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Does Tattoo Numbing Cream Work? Let’s Check It Out!

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Getting a tattoo doesn’t come pain-free. Depending on tattoo style and placement, there’s a respective degree of pain associated with the process. So the short but sweet answer to the question, “does tattoo numbing cream work?” to relieve you of that pain is “Yes.” But you may want to accept that answer with a tiny pinch of salt. 

Although tattoo numbing creams work wonders for most people, there are exceptions to the rule. Some may even find the relief from the numbing cream negligible or nil instead of entirely satisfactory.

This article gets into the nitty-gritty of the subject, and without delay, we’ll get down to business. Scrolling down the pages, you’ll discover everything you need to know about the effectiveness of tattoo numbing cream and more.

In-depth Low Down On — Does Tattoo Numbing Cream Work?

Does Tattoo Numbing Cream Works

You should know about the safety, effectiveness, and correct application method before using any product on your skin. We need to stress using the best numbing creams so that most users find success in using them.

The best tattoo numbing creams are safe and effective. They are the go-to step while getting a fresh new tattoo. It’s one of the main ways of ensuring you’ll have a comfortable inking session.

It would help if you remembered that the pain level might be low to extremely high, depending on the specific tattoo placement. Therefore, it’s a wise idea to get down to making the arrangements to optimize your comfort early on so that you are ready on the day of your sessions. 

For numbing the pain, the maximum lidocaine allowed in over-the-counter anesthetics is 5% — a limit set by the FDA. So, if it’s a large, dense tattoo or one on bony body placement, the tattoo numbing cream would work better if it has that level maximum permissible level of lidocaine.

Before jumping the gun with any product per se, as a precautionary measure, you should always discuss the product’s ingredients with your tattooist or dermatologist so that things happen in conformity with your skin type.

Also, it is essential and highly recommended to read and follow the complete instructions given on the product’s packaging for best results. Numbing creams have to be applied shortly before the tattoo session begins. So, it may well be a process you need to undertake on your own after having a prior discussion with your artist or specialist and going through the instructions thoroughly.

Another thing to keep in view is the quantity of the numbing cream. Do you have enough for your tattoo? If you’re about to get a large fullback tattoo, for instance, you should ensure yourself not to fall short of numbing cream supply during its critical application time before the tattooing session.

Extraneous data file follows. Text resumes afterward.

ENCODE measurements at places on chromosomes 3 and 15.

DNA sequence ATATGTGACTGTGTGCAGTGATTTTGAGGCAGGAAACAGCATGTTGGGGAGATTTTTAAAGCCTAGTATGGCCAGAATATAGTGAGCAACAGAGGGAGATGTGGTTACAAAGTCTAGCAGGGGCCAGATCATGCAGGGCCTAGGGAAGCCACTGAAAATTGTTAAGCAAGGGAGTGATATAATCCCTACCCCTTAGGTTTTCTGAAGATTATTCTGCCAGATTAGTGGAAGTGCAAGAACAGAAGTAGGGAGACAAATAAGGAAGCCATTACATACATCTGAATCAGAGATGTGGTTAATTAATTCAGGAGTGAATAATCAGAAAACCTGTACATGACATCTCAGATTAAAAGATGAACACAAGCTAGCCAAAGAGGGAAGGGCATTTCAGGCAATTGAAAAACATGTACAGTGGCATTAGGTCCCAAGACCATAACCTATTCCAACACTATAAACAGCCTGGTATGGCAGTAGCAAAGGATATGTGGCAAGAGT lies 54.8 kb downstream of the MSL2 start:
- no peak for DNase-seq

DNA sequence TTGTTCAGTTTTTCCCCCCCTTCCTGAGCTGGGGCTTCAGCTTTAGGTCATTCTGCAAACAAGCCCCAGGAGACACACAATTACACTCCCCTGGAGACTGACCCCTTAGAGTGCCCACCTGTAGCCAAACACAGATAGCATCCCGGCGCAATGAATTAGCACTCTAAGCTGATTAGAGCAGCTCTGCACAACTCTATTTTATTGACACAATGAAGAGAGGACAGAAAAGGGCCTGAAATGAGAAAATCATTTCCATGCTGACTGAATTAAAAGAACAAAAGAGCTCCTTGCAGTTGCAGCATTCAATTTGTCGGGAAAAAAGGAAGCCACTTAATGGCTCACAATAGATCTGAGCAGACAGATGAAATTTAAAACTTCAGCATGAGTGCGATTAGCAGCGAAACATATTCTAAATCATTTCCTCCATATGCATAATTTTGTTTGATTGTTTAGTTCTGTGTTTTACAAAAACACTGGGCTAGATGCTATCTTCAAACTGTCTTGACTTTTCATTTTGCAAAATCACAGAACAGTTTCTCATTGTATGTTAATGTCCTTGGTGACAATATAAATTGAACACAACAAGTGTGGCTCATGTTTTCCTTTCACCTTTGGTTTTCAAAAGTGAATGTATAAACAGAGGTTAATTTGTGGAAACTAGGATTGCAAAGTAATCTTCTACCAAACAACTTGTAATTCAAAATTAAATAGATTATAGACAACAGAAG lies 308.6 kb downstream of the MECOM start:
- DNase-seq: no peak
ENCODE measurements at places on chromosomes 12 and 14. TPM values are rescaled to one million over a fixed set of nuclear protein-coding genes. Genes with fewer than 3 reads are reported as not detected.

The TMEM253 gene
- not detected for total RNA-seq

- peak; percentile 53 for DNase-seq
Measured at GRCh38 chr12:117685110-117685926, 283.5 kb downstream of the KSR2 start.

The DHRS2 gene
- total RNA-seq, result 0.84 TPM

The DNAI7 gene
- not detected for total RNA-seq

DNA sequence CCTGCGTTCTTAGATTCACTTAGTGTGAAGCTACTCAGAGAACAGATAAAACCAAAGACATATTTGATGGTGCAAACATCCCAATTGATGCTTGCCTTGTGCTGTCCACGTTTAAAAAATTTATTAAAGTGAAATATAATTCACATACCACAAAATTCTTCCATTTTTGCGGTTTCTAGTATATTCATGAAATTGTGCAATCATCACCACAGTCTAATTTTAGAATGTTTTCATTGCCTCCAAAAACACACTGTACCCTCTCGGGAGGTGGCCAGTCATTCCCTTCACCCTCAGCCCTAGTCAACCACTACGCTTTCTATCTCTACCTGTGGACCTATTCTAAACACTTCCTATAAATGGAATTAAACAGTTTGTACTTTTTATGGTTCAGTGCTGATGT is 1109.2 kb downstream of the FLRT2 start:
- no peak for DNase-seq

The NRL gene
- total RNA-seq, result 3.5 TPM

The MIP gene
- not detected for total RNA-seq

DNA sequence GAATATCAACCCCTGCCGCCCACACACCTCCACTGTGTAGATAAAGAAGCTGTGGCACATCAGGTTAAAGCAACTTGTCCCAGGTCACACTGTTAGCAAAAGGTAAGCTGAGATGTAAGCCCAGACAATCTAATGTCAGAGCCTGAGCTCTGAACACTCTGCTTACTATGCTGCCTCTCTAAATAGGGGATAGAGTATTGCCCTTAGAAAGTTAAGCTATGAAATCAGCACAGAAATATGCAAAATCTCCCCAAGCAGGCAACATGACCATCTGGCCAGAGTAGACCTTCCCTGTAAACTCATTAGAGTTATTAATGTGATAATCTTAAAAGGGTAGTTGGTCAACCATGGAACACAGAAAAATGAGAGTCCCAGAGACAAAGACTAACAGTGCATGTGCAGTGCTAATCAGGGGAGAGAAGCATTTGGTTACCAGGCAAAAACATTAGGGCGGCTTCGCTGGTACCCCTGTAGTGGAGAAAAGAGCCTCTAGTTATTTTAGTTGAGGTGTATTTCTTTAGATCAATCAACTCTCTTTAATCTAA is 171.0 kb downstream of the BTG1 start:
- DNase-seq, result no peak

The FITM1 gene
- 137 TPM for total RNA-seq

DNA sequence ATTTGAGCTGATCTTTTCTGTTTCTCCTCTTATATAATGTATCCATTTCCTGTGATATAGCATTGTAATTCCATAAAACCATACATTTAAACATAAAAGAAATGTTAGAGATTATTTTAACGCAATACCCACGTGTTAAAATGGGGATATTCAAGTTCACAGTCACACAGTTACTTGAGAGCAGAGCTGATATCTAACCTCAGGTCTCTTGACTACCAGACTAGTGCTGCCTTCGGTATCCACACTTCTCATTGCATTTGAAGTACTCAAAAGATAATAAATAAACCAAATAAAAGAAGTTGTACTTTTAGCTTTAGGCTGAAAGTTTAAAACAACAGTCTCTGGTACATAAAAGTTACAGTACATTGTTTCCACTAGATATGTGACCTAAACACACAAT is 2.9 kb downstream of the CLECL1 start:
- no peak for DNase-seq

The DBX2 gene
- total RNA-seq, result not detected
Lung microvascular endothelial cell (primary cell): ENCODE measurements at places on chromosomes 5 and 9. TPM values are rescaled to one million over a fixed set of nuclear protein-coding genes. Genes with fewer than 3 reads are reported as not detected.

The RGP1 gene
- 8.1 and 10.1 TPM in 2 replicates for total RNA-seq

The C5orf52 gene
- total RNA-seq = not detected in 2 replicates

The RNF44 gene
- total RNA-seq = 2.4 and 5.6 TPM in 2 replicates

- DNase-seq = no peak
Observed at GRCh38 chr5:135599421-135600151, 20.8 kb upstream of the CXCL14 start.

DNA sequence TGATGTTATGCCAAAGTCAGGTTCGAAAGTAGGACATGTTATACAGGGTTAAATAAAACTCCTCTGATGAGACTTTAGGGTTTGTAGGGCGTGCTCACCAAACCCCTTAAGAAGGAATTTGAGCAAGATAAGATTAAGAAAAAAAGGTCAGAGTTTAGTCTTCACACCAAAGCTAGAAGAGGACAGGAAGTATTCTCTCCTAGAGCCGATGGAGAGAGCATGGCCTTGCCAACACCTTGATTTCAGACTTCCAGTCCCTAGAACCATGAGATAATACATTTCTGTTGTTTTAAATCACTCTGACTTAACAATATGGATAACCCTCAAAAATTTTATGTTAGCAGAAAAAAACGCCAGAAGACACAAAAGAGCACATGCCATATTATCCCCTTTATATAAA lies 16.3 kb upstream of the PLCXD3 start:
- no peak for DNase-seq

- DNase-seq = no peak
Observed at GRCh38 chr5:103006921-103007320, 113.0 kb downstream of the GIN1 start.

Here’s What You Need To Know

When applying a tattoo numbing cream, you need to know why, how, and when these creams work the way they do. As you go through the following sections that address those common questions, you’ll also learn about the necessity, pain relief, and any potential risks associated with tattoo numbing creams.

Why Do You Need A Tattoo Numbing Cream?

Why Do You Need A Tattoo Numbing Cream

The premise the above question is based on is whether numbing creams are necessary for you — Is the use out of personal preference or an actual necessity?

Many tattoo artists and enthusiasts in general, for instance, don’t buy the whole concept of numbing creams for the process. Instead, their reasons boil down to their understanding that tattoo pain is a part of tradition (a ritual) or that numbing cream doesn’t work. So, if you’re one of those people, the pain might well be part of the experience you’re looking for — that perhaps adds further meaningfulness.

Generally, there’s nervousness and fear associated with getting your first tattoo. That’s when most folks about to go under the needle will opt for the numbing cream or spray.

You may also prefer the numbing cream if your pain threshold is low. This fact could be due to one or a combination of reasons. Amongst the reasons are injury, genetics, an underlying medical condition (for example, diabetes), chronic pain (that has led to hypersensitization), stress, sleep deprivation, etc.

If your biological or psychological traits cause your low pain threshold, techniques like meditation and relaxation may help you bear the physical pain associated with getting tattooed. All in all, topical anesthetics such as tattoo numbing creams greatly help make the sensations more tolerable.

How Exactly Does Tattoo Numbing Cream Work

How Exactly Does Tattoo Numbing Cream Work

A tattoo numbing cream should be applied to your skin before walking into the tattoo studio to get inked. How the cream does its job is determined by the specific active ingredient in the product.

The active ingredients include numbing agents meant to lower your tattoo pain.

No matter which tattoo numbing cream you decide to use, the numbing agents within the cream will fall into one of three categories detailed below. Each of the three categories of numbing agents has benefits and potential risks.

Nerve Deadeners

In the most popular tattoo numbing creams, the chemical ‘lidocaine’ is present as an ingredient, an example of the numbing agents’ nerve deadeners.’ Lidocaine deadens the nerves in the skin temporarily to prevent them from picking up pain signals.

The potential drawback of nerve deadeners is that they seldom sink beneath the skin’s surface. Instead, they merely end up numbing the surface of the skin. That means, even after applying the numbing cream, you’ll still feel some pain. That’s because a tattoo needle goes in approximately 1/16″ beneath the skin’s surface, puncturing into the upper dermis layer. Because of that, to get 100% pain relief, a nerve blocker (vasoconstrictor) would have to be clubbed with the Zone 1 (i.e., 5% lidocaine) of the nerve deadening mixture.

Bonus Read: 18 Most Painful Places to Get a Tattoo on Your Body